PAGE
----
Wednesday, January 21, 2009

Alex Green: Foster Ch. 2, 3

Foster's essential point in the third chapter of The Vulnerable Planet is that the source of our ecological crises is not, as many would have us believe, technological and industrial advance, but social and cultural organization. He points out that, thousands of years before the Industrial Revolution, civilizations had come to regional ecological crises due to mismanagement of resources and overpopulation. He cites Sumeria as a prime example, placing part of the blame for its downfall on the ecological effect of their extensive irrigation of the Tigris/Euphrates floodplain, which resulted in the destruction of the soil of the region by salt from floods caused by the raising of the water table by irrigation. Foster then cites deforestation resulting in soil erosion, overgrazing, and depletion of soil as major factors in the downfall of the Roman and Mayan civilizations, and then notes similar situations in mainland Europe just before the rise of mercantile capitalism in the 1500's.
The next section of the chapter focuses on the rise of capitalism prior to the industrial revolution, highlighting the increasingly exploitative attitude toward not only the environment, but also other people. Science in this period is said to have posited a war between humankind and nature, with our mission to subjugate nature to our will. this exploitative attitude resulted in the extensive harvesting of animals for thier coveted furs, driving many species entirely out of Russia, a primary participant in the fur trade, and seriously threatening the equilibrium of environments in North America as the fur trade expanded across the Atlantic, a shift to commercial monocrop farming using slave labor, causing deforestation and soil depletion, along with obvious exploitation of human peoples. The depletion of soil in the British colonies resulted in an expansionist ethic (however unethical), which our government responded to by ordering the extermination of the indiginous population, though Foster notes matter-of-factly that their form of agriculture was vastly superior in yield and sustainability to our own.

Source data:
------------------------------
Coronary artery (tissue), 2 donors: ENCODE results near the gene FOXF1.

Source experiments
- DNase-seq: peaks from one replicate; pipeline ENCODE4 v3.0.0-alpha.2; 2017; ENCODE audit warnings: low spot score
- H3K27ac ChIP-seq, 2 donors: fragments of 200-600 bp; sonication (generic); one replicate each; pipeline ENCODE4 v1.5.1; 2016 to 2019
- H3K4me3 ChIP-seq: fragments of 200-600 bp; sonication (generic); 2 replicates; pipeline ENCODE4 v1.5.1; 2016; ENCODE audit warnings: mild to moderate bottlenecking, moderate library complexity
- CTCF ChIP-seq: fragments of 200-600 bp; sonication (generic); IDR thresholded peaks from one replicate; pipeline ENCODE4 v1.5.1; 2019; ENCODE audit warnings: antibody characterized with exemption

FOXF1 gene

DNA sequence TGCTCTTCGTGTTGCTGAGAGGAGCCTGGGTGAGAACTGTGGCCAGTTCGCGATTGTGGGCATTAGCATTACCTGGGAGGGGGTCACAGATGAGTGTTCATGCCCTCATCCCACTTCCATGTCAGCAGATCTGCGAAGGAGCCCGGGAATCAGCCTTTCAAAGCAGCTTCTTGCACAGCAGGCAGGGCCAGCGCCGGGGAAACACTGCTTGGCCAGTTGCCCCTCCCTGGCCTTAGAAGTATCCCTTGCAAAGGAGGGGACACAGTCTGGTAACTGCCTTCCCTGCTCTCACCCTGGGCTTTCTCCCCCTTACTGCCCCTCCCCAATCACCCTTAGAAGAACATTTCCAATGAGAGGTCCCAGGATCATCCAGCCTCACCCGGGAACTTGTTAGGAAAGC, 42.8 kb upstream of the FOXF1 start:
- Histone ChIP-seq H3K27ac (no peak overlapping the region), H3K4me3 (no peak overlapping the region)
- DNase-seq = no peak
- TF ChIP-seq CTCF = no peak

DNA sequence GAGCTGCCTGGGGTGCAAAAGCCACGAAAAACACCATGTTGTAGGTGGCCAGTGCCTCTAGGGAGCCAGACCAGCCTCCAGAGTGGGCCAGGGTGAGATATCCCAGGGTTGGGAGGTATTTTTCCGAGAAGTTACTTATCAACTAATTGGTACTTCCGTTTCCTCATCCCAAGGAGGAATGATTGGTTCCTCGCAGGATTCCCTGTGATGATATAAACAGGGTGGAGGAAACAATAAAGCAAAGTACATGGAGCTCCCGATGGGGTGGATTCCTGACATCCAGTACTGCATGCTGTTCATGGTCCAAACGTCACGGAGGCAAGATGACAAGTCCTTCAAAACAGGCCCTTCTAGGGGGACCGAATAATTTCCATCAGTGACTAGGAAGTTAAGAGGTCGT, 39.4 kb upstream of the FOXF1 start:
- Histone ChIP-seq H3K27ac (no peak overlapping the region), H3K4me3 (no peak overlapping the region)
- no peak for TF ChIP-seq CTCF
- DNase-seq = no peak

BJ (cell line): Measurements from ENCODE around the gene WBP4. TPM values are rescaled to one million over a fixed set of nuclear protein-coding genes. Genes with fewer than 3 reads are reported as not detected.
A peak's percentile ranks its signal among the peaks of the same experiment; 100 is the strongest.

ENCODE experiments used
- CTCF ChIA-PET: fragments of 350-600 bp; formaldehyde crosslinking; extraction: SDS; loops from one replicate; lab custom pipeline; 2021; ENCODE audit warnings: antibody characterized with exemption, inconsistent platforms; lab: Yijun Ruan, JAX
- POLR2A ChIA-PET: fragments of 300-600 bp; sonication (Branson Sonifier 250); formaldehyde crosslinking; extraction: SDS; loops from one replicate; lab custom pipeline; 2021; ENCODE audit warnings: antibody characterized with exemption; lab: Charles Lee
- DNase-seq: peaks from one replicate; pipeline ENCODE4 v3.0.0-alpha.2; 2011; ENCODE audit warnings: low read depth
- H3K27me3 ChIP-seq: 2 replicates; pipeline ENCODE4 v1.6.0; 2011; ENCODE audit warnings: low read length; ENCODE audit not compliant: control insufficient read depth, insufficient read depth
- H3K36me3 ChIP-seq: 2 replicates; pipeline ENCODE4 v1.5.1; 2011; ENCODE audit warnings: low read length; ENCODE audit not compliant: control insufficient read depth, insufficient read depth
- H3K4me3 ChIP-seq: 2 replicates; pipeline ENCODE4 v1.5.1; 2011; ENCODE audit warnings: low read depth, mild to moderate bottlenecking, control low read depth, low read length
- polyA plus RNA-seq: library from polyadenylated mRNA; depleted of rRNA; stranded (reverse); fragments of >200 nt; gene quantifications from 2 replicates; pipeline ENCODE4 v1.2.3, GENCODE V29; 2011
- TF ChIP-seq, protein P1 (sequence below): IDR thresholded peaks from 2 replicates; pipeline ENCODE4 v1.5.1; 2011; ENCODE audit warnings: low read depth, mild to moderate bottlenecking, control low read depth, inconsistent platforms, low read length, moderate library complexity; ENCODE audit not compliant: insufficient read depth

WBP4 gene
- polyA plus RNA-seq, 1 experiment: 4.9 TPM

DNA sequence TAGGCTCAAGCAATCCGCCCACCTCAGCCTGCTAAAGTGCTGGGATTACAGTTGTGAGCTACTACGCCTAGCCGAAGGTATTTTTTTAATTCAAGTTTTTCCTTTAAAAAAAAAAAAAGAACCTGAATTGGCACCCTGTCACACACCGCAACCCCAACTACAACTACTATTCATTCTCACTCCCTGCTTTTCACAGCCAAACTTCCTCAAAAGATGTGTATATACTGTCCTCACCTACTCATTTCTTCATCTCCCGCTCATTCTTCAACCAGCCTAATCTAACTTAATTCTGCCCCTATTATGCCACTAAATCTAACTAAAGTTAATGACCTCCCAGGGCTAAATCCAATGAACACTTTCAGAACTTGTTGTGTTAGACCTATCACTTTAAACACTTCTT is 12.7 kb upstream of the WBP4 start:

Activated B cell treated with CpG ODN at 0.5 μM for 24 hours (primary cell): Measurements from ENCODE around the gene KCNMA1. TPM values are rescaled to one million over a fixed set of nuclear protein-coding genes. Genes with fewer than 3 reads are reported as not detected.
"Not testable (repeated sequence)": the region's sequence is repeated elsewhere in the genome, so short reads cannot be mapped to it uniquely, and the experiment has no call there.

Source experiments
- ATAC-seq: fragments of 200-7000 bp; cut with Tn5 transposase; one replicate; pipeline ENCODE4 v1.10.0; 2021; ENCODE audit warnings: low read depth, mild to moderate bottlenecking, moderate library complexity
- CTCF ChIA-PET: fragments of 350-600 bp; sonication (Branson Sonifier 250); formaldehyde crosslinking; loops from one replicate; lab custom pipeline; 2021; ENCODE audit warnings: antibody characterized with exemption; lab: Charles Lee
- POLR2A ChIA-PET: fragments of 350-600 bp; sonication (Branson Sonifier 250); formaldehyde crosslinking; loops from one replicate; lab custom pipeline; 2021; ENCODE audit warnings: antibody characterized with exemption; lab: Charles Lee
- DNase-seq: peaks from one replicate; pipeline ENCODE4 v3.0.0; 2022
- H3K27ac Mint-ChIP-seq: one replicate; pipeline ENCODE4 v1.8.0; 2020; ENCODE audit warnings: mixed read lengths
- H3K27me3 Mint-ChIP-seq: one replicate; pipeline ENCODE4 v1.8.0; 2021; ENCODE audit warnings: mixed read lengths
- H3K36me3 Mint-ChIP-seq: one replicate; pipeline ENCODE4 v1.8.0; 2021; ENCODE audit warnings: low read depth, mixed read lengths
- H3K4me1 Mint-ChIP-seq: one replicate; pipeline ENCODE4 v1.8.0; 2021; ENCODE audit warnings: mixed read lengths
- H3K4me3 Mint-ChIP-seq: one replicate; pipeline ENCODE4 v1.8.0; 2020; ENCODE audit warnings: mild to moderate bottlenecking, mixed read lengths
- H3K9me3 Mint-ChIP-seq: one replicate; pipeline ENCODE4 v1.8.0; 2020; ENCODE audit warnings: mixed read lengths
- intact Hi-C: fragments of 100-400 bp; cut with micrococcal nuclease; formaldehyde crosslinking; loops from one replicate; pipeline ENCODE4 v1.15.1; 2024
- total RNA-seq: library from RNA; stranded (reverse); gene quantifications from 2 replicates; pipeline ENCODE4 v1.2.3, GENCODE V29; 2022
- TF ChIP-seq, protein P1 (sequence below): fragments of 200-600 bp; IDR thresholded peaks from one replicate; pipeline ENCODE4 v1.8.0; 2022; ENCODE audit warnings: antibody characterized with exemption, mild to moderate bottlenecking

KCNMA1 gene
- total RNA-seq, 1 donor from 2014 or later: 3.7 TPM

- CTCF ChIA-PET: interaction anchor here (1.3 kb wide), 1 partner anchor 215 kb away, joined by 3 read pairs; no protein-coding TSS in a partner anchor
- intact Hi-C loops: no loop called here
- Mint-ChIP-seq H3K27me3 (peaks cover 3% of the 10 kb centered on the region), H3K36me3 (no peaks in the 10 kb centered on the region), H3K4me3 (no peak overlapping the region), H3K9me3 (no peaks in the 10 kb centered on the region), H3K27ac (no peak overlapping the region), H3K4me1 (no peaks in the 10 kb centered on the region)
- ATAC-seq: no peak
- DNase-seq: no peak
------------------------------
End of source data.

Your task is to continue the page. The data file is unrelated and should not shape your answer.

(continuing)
The next chapter deals with ecological relations during the Industrial Revolution, beginning with the enclosure movement in England, during which large numbers of English families were moved off of their ancestral land, so that it could be "monopolized by rural landlords" (51). This process allowed England's agricultural capacity to expand to match its booming population for the next period of history, while also "freeing" up thousands of workers for capitalist production. Said capitalist production causes appalling environmental conditions in England, explained alternately as a result of natural constraints dealing with carrying capacity of the region by Malthus (c.c. not Malthus's phrase), and as a problem created by social and political factors, a.k.a. artificial constraints, of profitability in the capitalist system by Marx. The response to the aesthetic ugliness and public health issues in England were, contrary to some accounts, responded to almost immediately, but these critiques were apparently not as respected as Malthus's "natural" laws of population and technology. This response grew into the romantic response to 1800's industrialism characterized by figures like Thoreau, John Ruskin, and William Morris.

Overall, it seems that Foster is placing the blame for our current predicament on the social structure of capitalism. For my part, I fully agree with this assessment, however, it is an incomplete picture. Of course, in such a short volume, the social environment that has allowed such wholesale destruction to take place can not be examined in excruciating detail (in starting "with the development of agriculture 10,000 years ago" (34), Foster may as well admit that this is by no means a complete picture). I would still like to point out a dominant cultural factor from the Middle Ages which continues on through to today, and which Foster seems to have ignored completely, possibly for reasons of audience and readership potential: Christianity, and, for that matter, any widespread belief system with an eternal paradise myth or an apocalyptic narrative. In the Middle Ages, the paradise myth of Christianity was used to subjugate the masses by promising them that whatever hardships or indignities they may suffer in life, they will be rewarded for it in Heaven.